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Dragonflies and Damselflies: Model Organisms…
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Dragonflies and Damselflies: Model Organisms for Ecological and… (edição 2009)

por Alex Córdoba-Aguilar

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181985,921 (5)Nenhum(a)
iDragonflies and Damselflies/i documents the latest advances in odonate biology and relates these to a broader ecological and evolutionary research agenda. Despite being one of the smallest insect orders, dragonflies offer a number of advantages for both laboratory and field studies. In fact,they have been crucial to the advancement of our understanding of insect ecology and evolution. This book provides a critical summary of the major advances in these fields. Contributions from many of the leading researchers in dragonfly biology offer new perspectives and paradigms as well asadditional, unpublished, data. The editor has carefully assembled a mix of theoretical and applied chapters (including those addressing conservation and monitoring) and achieves a balance of emerging and established research topics, providing suggestions for future study in each case.This accessible text is not about dragonflies iper se/i but an essential source of knowledge that describes how different sets of evolutionary and ecological principles/ideas have been tested on a particular taxon. It will therefore be suitable for graduate students and researchers in entomology,evolutionary biology, population and behavioural ecology, and conservation biology. It will of course be of particular interest and use to those working on insects and an indispensable reference text for odonate biologists.… (mais)
Membro:mobill76
Título:Dragonflies and Damselflies: Model Organisms for Ecological and Evolutionary Research (Oxford Biology)
Autores:Alex Córdoba-Aguilar
Informação:Oxford University Press, USA (2009), Paperback, 304 pages
Colecções:eBooks
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Dragonflies and Damselflies: Model Organisms for Ecological and Evolutionary Research por Alex Córdoba-Aguilar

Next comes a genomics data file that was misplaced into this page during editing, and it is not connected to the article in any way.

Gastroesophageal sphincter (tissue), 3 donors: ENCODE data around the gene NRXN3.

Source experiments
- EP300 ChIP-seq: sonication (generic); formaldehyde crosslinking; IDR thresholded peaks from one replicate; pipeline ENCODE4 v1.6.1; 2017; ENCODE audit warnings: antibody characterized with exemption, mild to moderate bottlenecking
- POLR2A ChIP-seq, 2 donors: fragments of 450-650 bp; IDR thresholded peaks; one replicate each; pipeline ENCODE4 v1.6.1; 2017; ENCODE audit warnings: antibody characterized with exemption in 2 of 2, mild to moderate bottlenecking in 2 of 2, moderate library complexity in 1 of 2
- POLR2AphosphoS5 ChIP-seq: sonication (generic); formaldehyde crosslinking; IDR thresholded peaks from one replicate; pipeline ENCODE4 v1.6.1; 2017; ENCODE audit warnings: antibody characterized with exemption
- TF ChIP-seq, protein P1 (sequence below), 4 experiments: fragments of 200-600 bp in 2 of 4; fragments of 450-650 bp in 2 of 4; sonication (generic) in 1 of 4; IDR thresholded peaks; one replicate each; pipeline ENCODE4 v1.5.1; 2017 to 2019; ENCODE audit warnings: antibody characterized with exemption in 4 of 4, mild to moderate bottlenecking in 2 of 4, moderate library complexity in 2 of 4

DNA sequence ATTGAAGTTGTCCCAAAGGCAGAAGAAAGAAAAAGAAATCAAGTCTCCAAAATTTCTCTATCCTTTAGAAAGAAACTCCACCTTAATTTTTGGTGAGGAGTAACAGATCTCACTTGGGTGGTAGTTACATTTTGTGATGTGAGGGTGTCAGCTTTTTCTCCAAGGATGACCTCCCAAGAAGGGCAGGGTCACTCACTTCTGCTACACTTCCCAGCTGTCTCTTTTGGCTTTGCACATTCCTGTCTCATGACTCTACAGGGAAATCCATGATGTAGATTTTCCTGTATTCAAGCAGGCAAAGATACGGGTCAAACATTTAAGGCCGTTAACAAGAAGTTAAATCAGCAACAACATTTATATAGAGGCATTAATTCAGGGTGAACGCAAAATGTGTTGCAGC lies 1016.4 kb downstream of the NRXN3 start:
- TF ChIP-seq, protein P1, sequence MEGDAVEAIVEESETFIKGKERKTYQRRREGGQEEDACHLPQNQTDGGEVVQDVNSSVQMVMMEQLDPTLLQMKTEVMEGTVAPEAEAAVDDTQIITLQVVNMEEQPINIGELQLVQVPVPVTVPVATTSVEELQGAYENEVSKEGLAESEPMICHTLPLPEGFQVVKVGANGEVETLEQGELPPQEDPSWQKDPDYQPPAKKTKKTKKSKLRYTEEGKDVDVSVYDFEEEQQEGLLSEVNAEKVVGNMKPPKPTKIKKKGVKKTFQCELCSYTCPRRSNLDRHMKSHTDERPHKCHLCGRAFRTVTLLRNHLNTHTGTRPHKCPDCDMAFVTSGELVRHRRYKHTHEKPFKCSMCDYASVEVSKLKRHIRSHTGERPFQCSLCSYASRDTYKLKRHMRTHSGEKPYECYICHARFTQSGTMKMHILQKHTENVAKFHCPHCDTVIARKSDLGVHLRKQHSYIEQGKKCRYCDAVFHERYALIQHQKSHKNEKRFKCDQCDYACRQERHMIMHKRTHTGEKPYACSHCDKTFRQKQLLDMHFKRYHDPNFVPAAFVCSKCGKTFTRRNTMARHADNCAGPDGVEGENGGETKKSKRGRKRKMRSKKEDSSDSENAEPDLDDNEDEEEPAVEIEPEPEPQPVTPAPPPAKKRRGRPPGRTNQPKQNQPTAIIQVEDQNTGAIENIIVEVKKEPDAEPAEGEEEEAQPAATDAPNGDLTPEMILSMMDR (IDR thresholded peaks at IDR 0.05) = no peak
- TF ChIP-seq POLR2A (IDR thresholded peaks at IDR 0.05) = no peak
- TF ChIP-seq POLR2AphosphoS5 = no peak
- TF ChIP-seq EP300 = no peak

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I purchased this book as it showed up on Amazon UK when I happened to be expanding my library of books on dragonflies and I'm glad I did. The papers presented are of uniformly high quality and, for the most part, very accessible to the layman. I found some of the papers on evolution using molecular biology were a bit beyond my level, but even they had a great deal of interesting information. The ecology papers gave quite a few ideas where the amateur odonatologist could contribute to the understanding of damselflies and dragonflies and their place in ecology.

The only minor flaw was that for some reason a few papers used vernacular names in their tables rather than scientific names. This reduces the value slightly as vernacular names vary by region whereas scientific names do not. ( )
  reimerb | Jan 24, 2009 |
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iDragonflies and Damselflies/i documents the latest advances in odonate biology and relates these to a broader ecological and evolutionary research agenda. Despite being one of the smallest insect orders, dragonflies offer a number of advantages for both laboratory and field studies. In fact,they have been crucial to the advancement of our understanding of insect ecology and evolution. This book provides a critical summary of the major advances in these fields. Contributions from many of the leading researchers in dragonfly biology offer new perspectives and paradigms as well asadditional, unpublished, data. The editor has carefully assembled a mix of theoretical and applied chapters (including those addressing conservation and monitoring) and achieves a balance of emerging and established research topics, providing suggestions for future study in each case.This accessible text is not about dragonflies iper se/i but an essential source of knowledge that describes how different sets of evolutionary and ecological principles/ideas have been tested on a particular taxon. It will therefore be suitable for graduate students and researchers in entomology,evolutionary biology, population and behavioural ecology, and conservation biology. It will of course be of particular interest and use to those working on insects and an indispensable reference text for odonate biologists.

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595.7 — Natural sciences and mathematics Zoology Arthropoda Insects: Insecta, Hexapoda

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